The Properties of Memory Storage and Transmission in Tissue:

"The great field for new discoveries ... is always the unclassified residuum. Round about the accredited and orderly facts of every science there ever floats a sort of dust-cloud of exceptional observations ... Any one will renovate his science who will steadily look after the irregular phenomena."

        -- William James, 1890

        Flatworms can learn in a variety of behavioral paradigms and are a unique model system in which regeneration and memory can be studied in the same animal. In partnership with Boston Engineering, we have designed and built a computer-controlled automated learning and testing chamber that allows the training of a set of worms in a consistent environment (removing sources of error such as experimenter bias, and greatly increasing the efficiency of the learning process). By combining a robust learning/memory response with experiments feasible only in this highly-regenerative model system, we are investigating the molecular basis of memory. Using quantitative, automated behavior analysis techniques we are asking how and where information is encoded and how it can be imprinted upon the regenerating brain by other tissues.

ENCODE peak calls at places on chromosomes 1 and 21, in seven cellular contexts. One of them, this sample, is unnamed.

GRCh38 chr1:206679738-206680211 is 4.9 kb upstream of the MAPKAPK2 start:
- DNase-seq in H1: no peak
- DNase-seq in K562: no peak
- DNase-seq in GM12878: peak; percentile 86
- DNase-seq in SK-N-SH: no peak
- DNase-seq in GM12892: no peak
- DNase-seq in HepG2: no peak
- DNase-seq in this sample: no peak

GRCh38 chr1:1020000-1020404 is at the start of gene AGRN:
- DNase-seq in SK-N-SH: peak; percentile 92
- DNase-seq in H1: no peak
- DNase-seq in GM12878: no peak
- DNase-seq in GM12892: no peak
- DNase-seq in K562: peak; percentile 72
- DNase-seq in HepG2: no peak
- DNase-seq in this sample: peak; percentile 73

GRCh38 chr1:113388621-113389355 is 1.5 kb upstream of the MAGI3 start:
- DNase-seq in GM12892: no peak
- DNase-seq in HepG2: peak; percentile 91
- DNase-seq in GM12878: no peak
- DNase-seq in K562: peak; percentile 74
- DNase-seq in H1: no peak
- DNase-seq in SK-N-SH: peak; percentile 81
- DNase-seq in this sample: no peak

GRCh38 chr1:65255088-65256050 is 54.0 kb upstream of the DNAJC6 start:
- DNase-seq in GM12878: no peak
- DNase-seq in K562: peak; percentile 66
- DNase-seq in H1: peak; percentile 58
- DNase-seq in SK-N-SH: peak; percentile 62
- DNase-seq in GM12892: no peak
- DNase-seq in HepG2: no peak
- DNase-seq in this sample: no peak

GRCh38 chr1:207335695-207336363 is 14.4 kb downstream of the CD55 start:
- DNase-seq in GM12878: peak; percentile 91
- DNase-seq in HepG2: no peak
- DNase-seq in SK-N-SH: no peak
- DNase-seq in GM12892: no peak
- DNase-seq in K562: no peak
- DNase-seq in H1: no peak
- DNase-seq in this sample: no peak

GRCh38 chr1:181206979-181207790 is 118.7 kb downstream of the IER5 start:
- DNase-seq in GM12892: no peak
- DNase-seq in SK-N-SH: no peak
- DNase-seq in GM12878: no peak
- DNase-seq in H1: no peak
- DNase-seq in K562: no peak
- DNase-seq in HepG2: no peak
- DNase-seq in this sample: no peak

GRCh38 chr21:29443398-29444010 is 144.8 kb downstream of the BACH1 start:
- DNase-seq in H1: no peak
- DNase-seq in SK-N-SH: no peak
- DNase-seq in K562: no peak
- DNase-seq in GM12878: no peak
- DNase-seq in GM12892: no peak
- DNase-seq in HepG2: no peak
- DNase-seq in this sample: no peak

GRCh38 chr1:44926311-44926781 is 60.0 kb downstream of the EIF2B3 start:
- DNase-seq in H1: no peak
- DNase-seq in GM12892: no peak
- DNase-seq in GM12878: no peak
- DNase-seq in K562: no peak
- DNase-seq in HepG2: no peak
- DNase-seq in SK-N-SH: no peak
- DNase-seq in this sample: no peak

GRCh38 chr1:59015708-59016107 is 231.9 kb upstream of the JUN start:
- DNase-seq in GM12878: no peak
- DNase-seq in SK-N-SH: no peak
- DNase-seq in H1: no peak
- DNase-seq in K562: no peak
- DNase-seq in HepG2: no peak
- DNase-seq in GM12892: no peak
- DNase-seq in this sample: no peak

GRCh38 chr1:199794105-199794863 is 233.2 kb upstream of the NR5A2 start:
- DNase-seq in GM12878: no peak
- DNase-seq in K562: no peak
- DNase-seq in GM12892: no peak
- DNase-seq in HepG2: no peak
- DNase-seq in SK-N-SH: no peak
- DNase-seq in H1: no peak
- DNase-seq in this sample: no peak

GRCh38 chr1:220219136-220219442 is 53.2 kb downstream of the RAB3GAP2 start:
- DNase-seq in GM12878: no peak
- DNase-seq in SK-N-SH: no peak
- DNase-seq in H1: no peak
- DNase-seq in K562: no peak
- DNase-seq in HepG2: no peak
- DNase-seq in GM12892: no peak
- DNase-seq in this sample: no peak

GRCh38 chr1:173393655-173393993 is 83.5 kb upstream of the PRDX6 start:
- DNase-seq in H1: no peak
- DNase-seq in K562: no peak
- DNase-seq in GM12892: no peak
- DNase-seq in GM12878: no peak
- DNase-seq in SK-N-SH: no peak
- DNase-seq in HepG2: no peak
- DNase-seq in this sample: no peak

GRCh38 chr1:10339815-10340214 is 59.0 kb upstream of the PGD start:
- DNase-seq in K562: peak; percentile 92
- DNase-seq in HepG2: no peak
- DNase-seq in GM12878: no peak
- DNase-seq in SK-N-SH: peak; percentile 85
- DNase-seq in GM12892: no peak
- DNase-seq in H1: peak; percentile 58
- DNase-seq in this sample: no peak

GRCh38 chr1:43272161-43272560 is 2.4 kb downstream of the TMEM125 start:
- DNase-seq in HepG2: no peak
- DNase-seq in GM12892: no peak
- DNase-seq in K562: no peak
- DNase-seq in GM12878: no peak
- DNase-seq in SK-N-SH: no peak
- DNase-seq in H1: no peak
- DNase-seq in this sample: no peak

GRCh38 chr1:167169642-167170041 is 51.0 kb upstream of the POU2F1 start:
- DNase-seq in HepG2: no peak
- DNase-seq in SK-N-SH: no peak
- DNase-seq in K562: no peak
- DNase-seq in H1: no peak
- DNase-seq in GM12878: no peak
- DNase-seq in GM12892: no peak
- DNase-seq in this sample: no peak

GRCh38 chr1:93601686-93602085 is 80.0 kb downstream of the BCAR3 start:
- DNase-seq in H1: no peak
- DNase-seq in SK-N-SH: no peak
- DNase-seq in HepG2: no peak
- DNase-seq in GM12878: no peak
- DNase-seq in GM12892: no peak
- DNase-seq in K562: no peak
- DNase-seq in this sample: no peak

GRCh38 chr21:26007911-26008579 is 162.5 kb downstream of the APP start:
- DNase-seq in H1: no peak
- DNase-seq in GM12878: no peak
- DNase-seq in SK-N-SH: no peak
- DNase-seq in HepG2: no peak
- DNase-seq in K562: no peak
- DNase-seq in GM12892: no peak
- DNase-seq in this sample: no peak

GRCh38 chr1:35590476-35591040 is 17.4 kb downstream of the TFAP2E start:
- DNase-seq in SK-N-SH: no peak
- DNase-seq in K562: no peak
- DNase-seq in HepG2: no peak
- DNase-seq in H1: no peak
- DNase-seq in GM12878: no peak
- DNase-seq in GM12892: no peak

Our parallelized machine vision and environmental control platform is a unique next-generation system allowing not only quantitative characterization of animal behavior (worm, tadpole, and zebrafish) but real-time reward/punishment feedback to each individual subject independently, allowing powerful learning and instrumental/classical conditioning assays. A scaled-up version of this technology will allow high-throughput screening of small molecule libraries for complex neuroactive effects (such as nootropic compounds that increase learning rate, modulate addiction, etc.). In vertebrate systems such as tadpoles, we are investigating the cognitive consequences of laterality inversion and brain plasticity under sensory augmentation and pharmacological/genetic CNS perturbation.

        The ability to manipulate large-scale anatomy using our unique bioelectric reagents offers an excellent opportunity to study the plasticity and dynamic properties of the brain-body interface. In organisms with ectopic sense organs or limbs, how does the brain recognize the presence of these extraneous (and evolutionarily unexpected) structures, and how does it incorporate their data and abilities into functional behavioral programs? We are currently pursuing this question using behavioral and neurophysiological analysis of tadpoles with extra eyes in the flank and other regions. Understanding the means by which the CNS recognizes tissues in aberrant locations will enrich fields such as sensory augmentation, regenerative repair of injury, brain plasticity, morphogenetic surveillance during pattern formation, and synthetic biology/bioengineering.